Professor Ian and Dr Julie King's Research Group
The world's population is set to increase from seven to nine billion by 2040 to 2050 and it is predicted that we will have to produce 70 per cent more food than we do at present - just to maintain our present level of nutrition - which already includes one billion malnourished people and a further 100 million at near starvation level.
Globally, wheat is the leading source of vegetable protein in human food, having a higher protein content than either maize (corn) or rice, the other major cereals. In terms of total production tonnages used for food, it is currently second to rice as the main human food crop.
Wheat breeders in the UK and throughout the world are working on new wheat varieties that can meet the challenges of food production in the 21st century. However, due to modern breeding practises there is not sufficient genetic variation in modern wheat varieties to obtain the increases in yield required to meet demand, climate change or environmental requirements - such as heat and drought tolerance, water use efficiency and nutrient use efficiency. The introduction of new genetic variation into wheat, for breeders to exploit, is therefore of critical importance for global food production.
The focus of our research is aimed at transferring genetic variation and diversity into wheat from its distant relatives including species such as Thinopyrum bessarabicum, a species which grows in sand dunes and is highly salt tolerant. The wild relatives of wheat are of particular importance as they provide a vast and largely untapped source of genetic variation for most if not all agronomically important traits.
In very brief summary our research involves crossing wheat with its distant relatives. The resulting hybrid is then crossed continually back to the wheat parent until only a small piece of DNA from the distant relative remains. Wheat plants which carry a small segment of DNA from a distant relative which carries an important gene, for example a gene conferring disease resistance or drought tolerance, are then identified and exploited in breeding programmes. Technology exploited in our research includes, DNA sequencing, genetic markers, genetic mapping, map based cloning, comparative genomics, crossing (wide hybridisation), breeding, embryo culture, field trials, cytogenetic analysis.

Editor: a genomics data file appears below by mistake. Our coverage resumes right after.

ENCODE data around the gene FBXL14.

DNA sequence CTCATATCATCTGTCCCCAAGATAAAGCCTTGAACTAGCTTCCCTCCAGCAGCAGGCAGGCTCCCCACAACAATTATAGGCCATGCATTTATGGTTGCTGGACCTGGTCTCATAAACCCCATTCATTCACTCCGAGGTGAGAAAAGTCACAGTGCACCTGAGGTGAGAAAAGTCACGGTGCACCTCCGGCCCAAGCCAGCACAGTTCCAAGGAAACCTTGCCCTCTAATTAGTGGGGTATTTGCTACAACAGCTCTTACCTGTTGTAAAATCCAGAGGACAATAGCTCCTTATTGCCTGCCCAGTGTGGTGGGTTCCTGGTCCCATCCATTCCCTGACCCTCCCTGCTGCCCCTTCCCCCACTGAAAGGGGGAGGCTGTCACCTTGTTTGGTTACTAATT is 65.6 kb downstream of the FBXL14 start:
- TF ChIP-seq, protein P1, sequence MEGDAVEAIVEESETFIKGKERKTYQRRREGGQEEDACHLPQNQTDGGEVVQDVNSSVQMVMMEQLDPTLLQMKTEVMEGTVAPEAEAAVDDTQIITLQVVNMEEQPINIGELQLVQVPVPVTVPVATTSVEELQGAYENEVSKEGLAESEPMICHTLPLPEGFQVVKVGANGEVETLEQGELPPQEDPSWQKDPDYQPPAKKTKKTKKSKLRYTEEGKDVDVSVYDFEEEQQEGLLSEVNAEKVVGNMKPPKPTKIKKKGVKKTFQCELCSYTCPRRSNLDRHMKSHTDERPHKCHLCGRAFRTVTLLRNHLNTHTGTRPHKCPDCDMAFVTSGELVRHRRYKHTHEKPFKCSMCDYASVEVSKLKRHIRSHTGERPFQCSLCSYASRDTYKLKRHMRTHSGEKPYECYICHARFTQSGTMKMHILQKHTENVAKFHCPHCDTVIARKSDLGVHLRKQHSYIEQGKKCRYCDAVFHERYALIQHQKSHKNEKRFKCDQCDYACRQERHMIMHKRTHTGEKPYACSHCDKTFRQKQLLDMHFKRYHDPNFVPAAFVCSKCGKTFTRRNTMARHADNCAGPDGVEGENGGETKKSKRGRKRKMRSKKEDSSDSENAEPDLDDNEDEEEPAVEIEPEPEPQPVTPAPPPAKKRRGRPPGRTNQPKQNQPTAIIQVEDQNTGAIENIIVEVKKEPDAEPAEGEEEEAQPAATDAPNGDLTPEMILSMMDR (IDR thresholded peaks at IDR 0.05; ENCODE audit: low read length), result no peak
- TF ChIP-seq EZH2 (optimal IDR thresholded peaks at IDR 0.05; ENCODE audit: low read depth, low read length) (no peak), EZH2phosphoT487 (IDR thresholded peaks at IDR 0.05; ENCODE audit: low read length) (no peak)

Members of the research group: Dr Surhbi Mehra, Dr Csilla Nemeth, Dr Caiyun Yang, Mr Paul Kasprzak, Dr Emma Skipper, Mr Duncan Scholfield and Jonathon Aitkinson (graduate student)
Current research funding :
- Enhancing diversity in UK wheat through a public sector pre-breeding programme. BBSRC £1,515,388
- Developing tools for introgression into wheat where recombination is not possible. BBSRC £838,115
- The establishment and application of a forward genetic resource for the development of efficient breeding strategies in grass and cereals. BBSRC £800,000
We gratefully acknowledge financial support from the BBSRC
Publications in Refereed Scientific Journals
- King, I.P., Koebner, R.M.D., Reader, S.M. and Miller, T.E. (1991). Induction of a mutation in the male fertility gene of the preferentially transmitted Aegilops sharonensis chromosome and its application for hybrid wheat production. Euphytica 54: 33-39.
- King, I.P., Koebner, R.M.D., Schlegel, R., Reader, S.M., Miller, T.E. and Law, C.N. (1991). Exploitation of a preferentially transmitted chromosome from Aegilops sharonensis for the elimination of segregation for height in semi-dwarf bread wheat varieties. Genome 34: 944-949.